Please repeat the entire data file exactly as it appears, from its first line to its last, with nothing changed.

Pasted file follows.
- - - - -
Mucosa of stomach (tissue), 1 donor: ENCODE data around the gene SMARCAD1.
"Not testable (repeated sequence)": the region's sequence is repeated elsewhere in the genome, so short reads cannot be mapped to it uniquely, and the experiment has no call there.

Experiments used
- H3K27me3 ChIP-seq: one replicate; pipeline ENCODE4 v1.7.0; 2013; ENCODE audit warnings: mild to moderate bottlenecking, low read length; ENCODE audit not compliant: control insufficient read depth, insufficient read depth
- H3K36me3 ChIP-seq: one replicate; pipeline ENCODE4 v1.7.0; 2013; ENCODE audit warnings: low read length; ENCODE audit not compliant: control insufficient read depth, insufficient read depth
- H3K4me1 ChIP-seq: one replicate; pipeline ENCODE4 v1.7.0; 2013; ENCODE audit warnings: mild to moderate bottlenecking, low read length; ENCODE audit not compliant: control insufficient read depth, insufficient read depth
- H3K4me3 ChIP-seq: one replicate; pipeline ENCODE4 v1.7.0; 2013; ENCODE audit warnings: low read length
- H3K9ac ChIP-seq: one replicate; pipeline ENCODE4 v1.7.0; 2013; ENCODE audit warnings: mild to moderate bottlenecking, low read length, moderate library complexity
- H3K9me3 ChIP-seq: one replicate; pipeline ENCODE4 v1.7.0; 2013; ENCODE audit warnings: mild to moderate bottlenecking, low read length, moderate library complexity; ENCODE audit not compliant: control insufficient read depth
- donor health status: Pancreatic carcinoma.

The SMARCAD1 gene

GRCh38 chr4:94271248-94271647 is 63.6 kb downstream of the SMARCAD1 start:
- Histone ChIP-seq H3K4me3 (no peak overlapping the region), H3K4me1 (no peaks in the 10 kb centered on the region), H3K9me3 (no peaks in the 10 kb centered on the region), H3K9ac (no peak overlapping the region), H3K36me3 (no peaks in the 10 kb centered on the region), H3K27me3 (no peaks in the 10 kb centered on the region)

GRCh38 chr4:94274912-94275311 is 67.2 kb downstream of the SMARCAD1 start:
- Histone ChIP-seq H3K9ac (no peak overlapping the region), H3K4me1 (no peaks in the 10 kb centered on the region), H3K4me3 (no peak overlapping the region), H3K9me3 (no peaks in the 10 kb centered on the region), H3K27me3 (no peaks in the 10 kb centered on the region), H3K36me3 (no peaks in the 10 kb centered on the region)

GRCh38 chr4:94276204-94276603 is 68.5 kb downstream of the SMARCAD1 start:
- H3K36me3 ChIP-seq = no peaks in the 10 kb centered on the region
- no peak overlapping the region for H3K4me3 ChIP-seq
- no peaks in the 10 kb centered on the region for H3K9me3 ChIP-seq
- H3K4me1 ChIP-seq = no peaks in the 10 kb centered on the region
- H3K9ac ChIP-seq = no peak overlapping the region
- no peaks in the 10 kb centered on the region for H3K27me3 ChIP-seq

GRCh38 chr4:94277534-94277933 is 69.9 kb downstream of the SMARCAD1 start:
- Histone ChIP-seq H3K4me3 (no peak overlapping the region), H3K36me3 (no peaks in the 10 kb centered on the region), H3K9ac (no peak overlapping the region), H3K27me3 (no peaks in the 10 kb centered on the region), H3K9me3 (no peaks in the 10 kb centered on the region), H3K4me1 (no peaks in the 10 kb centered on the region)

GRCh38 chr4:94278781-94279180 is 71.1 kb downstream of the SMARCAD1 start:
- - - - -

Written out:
Mucosa of stomach (tissue), 1 donor: ENCODE data around the gene SMARCAD1.
"Not testable (repeated sequence)": the region's sequence is repeated elsewhere in the genome, so short reads cannot be mapped to it uniquely, and the experiment has no call there.

Experiments used
- H3K27me3 ChIP-seq: one replicate; pipeline ENCODE4 v1.7.0; 2013; ENCODE audit warnings: mild to moderate bottlenecking, low read length; ENCODE audit not compliant: control insufficient read depth, insufficient read depth
- H3K36me3 ChIP-seq: one replicate; pipeline ENCODE4 v1.7.0; 2013; ENCODE audit warnings: low read length; ENCODE audit not compliant: control insufficient read depth, insufficient read depth
- H3K4me1 ChIP-seq: one replicate; pipeline ENCODE4 v1.7.0; 2013; ENCODE audit warnings: mild to moderate bottlenecking, low read length; ENCODE audit not compliant: control insufficient read depth, insufficient read depth
- H3K4me3 ChIP-seq: one replicate; pipeline ENCODE4 v1.7.0; 2013; ENCODE audit warnings: low read length
- H3K9ac ChIP-seq: one replicate; pipeline ENCODE4 v1.7.0; 2013; ENCODE audit warnings: mild to moderate bottlenecking, low read length, moderate library complexity
- H3K9me3 ChIP-seq: one replicate; pipeline ENCODE4 v1.7.0; 2013; ENCODE audit warnings: mild to moderate bottlenecking, low read length, moderate library complexity; ENCODE audit not compliant: control insufficient read depth
- donor health status: Pancreatic carcinoma.

The SMARCAD1 gene

GRCh38 chr4:94271248-94271647 is 63.6 kb downstream of the SMARCAD1 start:
- Histone ChIP-seq H3K4me3 (no peak overlapping the region), H3K4me1 (no peaks in the 10 kb centered on the region), H3K9me3 (no peaks in the 10 kb centered on the region), H3K9ac (no peak overlapping the region), H3K36me3 (no peaks in the 10 kb centered on the region), H3K27me3 (no peaks in the 10 kb centered on the region)

GRCh38 chr4:94274912-94275311 is 67.2 kb downstream of the SMARCAD1 start:
- Histone ChIP-seq H3K9ac (no peak overlapping the region), H3K4me1 (no peaks in the 10 kb centered on the region), H3K4me3 (no peak overlapping the region), H3K9me3 (no peaks in the 10 kb centered on the region), H3K27me3 (no peaks in the 10 kb centered on the region), H3K36me3 (no peaks in the 10 kb centered on the region)

GRCh38 chr4:94276204-94276603 is 68.5 kb downstream of the SMARCAD1 start:
- H3K36me3 ChIP-seq = no peaks in the 10 kb centered on the region
- no peak overlapping the region for H3K4me3 ChIP-seq
- no peaks in the 10 kb centered on the region for H3K9me3 ChIP-seq
- H3K4me1 ChIP-seq = no peaks in the 10 kb centered on the region
- H3K9ac ChIP-seq = no peak overlapping the region
- no peaks in the 10 kb centered on the region for H3K27me3 ChIP-seq

GRCh38 chr4:94277534-94277933 is 69.9 kb downstream of the SMARCAD1 start:
- Histone ChIP-seq H3K4me3 (no peak overlapping the region), H3K36me3 (no peaks in the 10 kb centered on the region), H3K9ac (no peak overlapping the region), H3K27me3 (no peaks in the 10 kb centered on the region), H3K9me3 (no peaks in the 10 kb centered on the region), H3K4me1 (no peaks in the 10 kb centered on the region)

GRCh38 chr4:94278781-94279180 is 71.1 kb downstream of the SMARCAD1 start: